Minister of State at the Department of Agriculture, Food and the Marine (DAFM), with responsibility for forestry, Pippa Hackett, has launched a new publication called ‘Wood as a Fuel’ which gives comprehensive information about wood fuels.

The book, by Pieter D. Kofman and Eugene Hendrick, is a wide ranging, comprehensive publication covering all aspects of wood fuels, based on the latest information and evidence.

Its five volumes describe the main wood fuels which are firewood, woodchip and wood pellets.

Detailed information on wood fuels

Detailed information on raw material sources, seasoning, drying and production processes, transportation and quality issues are described for each of the fuels.

Many examples of ways to improve product quality and efficiency are provided, designed to enable readers to produce and use high quality wood fuels.

Welcoming the publication, which was part funded by her department, Minister Hackett stated: “Wood is of significant cultural importance in Irish history, and thousands of homes have relied on wood as a fuel to heat their homes for generations.

“The books explain the importance of seasoning wood properly before burning, and this is something which is particularly important now as our country develops its clean air strategy, and when sustainably sourced and used, forest biomass has an important role in displacing fossil fuel.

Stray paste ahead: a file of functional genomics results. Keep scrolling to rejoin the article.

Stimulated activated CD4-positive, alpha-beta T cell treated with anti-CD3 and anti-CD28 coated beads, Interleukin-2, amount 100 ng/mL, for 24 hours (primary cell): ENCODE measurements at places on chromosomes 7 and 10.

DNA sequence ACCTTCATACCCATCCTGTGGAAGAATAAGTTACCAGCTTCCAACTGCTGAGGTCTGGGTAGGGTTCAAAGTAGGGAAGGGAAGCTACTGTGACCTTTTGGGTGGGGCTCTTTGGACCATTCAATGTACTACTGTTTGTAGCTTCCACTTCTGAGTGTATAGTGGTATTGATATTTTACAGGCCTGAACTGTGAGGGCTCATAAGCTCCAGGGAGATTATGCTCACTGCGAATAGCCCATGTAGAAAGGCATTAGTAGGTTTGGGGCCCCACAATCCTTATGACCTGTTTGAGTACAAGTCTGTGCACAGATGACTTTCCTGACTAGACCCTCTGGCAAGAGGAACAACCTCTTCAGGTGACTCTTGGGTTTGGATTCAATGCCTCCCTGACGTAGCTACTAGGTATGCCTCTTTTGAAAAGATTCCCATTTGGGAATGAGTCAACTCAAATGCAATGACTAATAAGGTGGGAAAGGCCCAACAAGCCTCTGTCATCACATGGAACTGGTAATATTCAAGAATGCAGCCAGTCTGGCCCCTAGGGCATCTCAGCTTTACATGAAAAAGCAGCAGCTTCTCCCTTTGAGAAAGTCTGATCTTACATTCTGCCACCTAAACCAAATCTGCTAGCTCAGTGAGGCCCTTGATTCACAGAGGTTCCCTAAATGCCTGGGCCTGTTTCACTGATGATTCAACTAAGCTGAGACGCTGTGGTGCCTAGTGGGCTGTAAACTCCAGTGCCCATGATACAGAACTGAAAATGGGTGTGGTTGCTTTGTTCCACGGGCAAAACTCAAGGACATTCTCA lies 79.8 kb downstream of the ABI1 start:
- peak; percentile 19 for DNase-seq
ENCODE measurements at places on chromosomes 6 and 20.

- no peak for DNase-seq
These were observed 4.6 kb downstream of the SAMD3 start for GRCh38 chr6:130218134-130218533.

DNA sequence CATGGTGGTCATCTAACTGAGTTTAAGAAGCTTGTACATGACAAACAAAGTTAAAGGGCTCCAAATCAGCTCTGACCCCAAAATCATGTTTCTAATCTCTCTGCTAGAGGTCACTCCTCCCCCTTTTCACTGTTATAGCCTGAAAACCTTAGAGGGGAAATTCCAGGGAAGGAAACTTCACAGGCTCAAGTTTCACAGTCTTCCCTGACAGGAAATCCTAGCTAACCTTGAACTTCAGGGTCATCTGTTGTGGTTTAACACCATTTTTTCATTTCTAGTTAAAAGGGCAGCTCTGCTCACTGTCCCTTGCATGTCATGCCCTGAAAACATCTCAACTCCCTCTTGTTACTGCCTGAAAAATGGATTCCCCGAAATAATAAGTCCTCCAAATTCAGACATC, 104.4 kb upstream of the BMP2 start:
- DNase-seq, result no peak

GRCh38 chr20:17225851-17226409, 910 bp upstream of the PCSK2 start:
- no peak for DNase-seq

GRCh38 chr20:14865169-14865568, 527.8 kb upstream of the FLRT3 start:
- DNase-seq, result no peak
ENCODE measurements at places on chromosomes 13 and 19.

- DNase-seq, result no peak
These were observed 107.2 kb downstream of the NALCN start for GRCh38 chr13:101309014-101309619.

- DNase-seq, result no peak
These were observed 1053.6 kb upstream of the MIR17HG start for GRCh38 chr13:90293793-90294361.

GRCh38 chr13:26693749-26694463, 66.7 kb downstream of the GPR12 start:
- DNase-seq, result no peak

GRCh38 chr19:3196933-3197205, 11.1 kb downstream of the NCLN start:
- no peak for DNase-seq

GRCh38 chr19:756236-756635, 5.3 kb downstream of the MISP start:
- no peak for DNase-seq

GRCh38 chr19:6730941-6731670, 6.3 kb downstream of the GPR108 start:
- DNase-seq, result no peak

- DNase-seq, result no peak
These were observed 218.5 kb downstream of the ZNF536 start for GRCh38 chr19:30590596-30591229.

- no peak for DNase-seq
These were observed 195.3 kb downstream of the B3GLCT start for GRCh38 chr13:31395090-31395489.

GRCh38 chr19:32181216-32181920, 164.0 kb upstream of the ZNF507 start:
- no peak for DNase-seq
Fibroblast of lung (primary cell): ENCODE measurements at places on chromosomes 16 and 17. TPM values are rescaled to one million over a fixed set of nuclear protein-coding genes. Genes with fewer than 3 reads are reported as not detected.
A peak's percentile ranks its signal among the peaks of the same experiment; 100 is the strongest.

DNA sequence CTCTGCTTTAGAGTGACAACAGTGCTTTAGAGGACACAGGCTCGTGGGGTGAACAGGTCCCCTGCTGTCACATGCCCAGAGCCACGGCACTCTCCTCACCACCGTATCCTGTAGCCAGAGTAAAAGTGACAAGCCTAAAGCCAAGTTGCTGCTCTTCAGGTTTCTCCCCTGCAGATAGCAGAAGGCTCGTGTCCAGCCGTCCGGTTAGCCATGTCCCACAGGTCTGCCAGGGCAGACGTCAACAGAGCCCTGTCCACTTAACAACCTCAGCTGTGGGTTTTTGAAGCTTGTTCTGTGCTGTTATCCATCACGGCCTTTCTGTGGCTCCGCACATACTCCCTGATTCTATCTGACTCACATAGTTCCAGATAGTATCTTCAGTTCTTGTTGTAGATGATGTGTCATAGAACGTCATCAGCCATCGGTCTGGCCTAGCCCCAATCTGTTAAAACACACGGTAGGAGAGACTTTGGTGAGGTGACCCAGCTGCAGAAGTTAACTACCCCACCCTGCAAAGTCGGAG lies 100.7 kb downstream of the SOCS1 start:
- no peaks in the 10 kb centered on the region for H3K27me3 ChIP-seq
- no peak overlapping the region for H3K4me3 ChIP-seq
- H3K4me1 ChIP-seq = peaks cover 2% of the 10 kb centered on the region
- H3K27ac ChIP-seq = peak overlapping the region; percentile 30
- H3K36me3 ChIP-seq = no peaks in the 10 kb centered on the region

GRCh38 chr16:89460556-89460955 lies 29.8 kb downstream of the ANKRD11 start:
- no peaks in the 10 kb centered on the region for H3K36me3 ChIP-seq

“These books provide detailed information on raw material sources, production processes, transportation and quality issues are described for each of the fuels,” the minister added.

History of wood as fuel

The books outline the history of wood fuels, describe what wood is, and why it makes such a useful and versatile fuel.

The final concluding volume outlines the latest practice and evidence about wood combustion and modern uses of wood fuel, and how their sustainable use contributes to tackling climate change.

Pieter D. Kofman said: “In Wood as a Fuel we have aimed to present wood fuels and their use in a clear and easily understood way, so growers and contractors supplying forest biomass for processing, and those manufacturing bioenergy products, can do so in an efficient, cost effective and sustainable way.

“As authors we have also placed an emphasis on the use of ISO solid biofuels standards, as these now offer an internationally agreed way to trade and transact most of the wood fuel types on the market.”

His co-author, Eugene Hendrick said: “Bioenergy, and wood fuels in particular, when specified according to ISO standards and sustainably sourced, provide a recognised way to tackle the climate emergency through displacement of fossil fuels.

“Efficient and clean ways to combust forest biomass are key, to maximise the economic return and deal with air quality.”